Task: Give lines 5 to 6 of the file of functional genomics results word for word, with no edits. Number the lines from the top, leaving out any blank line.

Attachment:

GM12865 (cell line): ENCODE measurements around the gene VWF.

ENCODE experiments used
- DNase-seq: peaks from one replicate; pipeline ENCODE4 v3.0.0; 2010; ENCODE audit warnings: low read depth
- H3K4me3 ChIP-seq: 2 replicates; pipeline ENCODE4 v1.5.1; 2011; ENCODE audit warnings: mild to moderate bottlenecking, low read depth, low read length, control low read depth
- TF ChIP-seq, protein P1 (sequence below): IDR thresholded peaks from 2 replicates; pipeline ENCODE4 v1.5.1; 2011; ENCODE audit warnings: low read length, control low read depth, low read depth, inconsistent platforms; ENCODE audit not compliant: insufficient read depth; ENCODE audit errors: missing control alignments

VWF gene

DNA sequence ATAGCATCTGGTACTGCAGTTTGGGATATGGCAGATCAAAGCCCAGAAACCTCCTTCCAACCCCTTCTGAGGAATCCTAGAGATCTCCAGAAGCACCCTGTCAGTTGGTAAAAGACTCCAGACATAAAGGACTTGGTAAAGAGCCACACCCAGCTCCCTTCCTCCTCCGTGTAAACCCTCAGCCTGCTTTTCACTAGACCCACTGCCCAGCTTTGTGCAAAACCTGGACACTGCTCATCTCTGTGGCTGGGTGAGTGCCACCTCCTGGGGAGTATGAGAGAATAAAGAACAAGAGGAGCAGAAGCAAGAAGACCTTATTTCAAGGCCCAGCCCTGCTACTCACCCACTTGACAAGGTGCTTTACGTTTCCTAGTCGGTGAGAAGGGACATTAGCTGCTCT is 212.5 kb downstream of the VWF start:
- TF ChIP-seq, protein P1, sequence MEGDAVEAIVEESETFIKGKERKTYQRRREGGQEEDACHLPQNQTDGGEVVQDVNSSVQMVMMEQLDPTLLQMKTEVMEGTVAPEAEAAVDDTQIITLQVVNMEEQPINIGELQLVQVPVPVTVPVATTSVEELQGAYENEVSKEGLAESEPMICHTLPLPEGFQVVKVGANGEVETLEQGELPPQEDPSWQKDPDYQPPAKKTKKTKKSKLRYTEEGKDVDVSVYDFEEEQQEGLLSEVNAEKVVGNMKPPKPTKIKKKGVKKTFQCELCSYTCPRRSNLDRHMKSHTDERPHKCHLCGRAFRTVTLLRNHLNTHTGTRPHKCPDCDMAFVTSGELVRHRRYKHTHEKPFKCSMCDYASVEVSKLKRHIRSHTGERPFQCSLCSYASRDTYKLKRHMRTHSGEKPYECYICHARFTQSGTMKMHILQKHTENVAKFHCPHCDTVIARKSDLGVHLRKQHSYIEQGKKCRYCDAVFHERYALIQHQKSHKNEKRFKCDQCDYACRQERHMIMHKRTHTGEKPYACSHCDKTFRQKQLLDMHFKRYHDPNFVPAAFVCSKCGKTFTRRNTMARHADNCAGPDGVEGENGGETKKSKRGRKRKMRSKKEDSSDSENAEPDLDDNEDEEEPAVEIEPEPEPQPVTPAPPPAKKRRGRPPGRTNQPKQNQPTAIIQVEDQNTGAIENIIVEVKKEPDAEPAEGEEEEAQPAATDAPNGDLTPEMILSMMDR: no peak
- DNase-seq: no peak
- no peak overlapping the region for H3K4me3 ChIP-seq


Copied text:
- TF ChIP-seq, protein P1 (sequence below): IDR thresholded peaks from 2 replicates; pipeline ENCODE4 v1.5.1; 2011; ENCODE audit warnings: low read length, control low read depth, low read depth, inconsistent platforms; ENCODE audit not compliant: insufficient read depth; ENCODE audit errors: missing control alignments

VWF gene